Moodle Theme Selection Factor #5 How easy is it to set up and use the theme?
This is a little harder to determine. You need to download and install the themes you want to test. I tested all of themes that had been updated to Moodle 3.11. Many of them required knowledge of HTML and CSS that most teachers do not have. Others offered little in the way of improvement over the default Boost theme. The easiest theme to configure was the Fordson theme. Fordson has presets that can be selected with the click of a button.

Why we will review how to install and use the Fordson theme
Fordson also offered a number of features not available on any other theme. We will cover some of these features in the coming pages. The only major drawback to Fordson is that there are a few minor appearance problems that require placing some custom CSS in the Fordson Theme CSS box. We will provide you with the CSS as the need arises so all you need to do is copy and paste to get your website looking correctly. Additionally, some times solutions to problems are posted on the Fordson Project Issues page which is at this link: https://github.com/dbnschools/moodle-theme_fordson

How to install the Moodle Fordson Custom Theme
The official Moodle documentation states that there are two ways to install a Moodle theme. Both ways require downloading the latest version of the theme from the Version tab of the Theme page. Here is the link to the Fordson theme download page:

https://moodle.org/plugins/theme_fordson/versions

Click Download to download the zipped file. Once you have the zipped file, one option is to use the Hestia File Manager to install it directly in the Moodle themes folder and then unzip the file. This might lead to some problems. I therefore recommend using the second official way which is to log into your Moodle Administrator page, click on Site Administration, Plugins, Install Plugins.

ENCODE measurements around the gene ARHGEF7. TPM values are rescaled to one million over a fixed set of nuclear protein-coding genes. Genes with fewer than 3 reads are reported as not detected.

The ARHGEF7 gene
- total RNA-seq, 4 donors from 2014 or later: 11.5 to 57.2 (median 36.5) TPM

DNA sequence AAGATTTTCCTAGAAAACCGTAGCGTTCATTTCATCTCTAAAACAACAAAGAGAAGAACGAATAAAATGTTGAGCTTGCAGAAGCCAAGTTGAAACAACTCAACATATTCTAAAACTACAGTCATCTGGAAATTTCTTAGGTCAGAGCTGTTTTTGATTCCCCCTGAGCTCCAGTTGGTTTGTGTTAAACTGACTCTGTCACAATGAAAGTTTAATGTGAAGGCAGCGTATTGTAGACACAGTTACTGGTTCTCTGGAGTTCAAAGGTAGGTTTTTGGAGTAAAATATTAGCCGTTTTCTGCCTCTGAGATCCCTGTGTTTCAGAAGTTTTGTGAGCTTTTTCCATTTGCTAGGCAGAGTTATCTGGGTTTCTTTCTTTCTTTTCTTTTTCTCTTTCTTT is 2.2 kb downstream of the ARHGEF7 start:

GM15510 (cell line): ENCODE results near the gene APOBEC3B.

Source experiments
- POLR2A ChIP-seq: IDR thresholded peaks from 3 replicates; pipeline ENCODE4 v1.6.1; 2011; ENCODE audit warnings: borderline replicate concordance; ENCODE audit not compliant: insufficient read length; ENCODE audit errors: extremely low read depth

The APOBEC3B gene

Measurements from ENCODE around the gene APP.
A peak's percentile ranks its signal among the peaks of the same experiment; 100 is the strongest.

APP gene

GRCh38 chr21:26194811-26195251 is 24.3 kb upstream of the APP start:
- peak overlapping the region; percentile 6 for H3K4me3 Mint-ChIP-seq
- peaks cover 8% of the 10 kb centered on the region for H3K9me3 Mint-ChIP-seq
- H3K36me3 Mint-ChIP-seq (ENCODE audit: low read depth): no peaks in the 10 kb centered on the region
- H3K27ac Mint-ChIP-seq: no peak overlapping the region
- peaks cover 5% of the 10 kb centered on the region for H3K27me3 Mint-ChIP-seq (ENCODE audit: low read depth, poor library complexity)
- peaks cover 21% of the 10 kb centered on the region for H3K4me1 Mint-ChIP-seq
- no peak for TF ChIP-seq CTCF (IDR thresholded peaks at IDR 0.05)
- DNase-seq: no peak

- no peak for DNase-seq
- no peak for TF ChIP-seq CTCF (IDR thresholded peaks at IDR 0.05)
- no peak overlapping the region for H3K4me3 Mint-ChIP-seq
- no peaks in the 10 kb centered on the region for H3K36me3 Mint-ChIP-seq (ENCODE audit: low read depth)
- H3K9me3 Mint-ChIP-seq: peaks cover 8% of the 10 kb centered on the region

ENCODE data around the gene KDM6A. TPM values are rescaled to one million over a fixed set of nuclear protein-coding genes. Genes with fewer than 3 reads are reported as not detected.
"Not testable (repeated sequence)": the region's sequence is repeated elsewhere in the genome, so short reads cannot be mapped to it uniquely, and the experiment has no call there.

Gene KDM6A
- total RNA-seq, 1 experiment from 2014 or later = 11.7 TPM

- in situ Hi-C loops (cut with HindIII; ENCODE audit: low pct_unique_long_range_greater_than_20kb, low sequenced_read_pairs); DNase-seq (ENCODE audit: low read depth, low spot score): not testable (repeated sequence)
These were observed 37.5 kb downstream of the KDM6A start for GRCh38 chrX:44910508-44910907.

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Then drag the zipped theme file into the box and watch it load. Then click Install plugin from the zipped file. Moodle should reply that the validation was successful.

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Click Continue. Then scroll down the Server check page and click Continue again. This opens the Plugins Check screen. Click Upgrade Moodle database now. Moodle should reply with Success. Click Continue again.

This opens the Fordson New Settings screen. There are many settings with this theme which we will review in the next article. For now, just choose the Boost Presets.

Here is a Table of these initial Boost settings:

Setting Category

Setting Name

Boost Value

Presets

Theme Preset

Boost

Layout Chooser

Default Boost Layout

Section Style Chooser

Boost Default

Course Tile Display

Default Moodle Course Display

Marketing Tile Style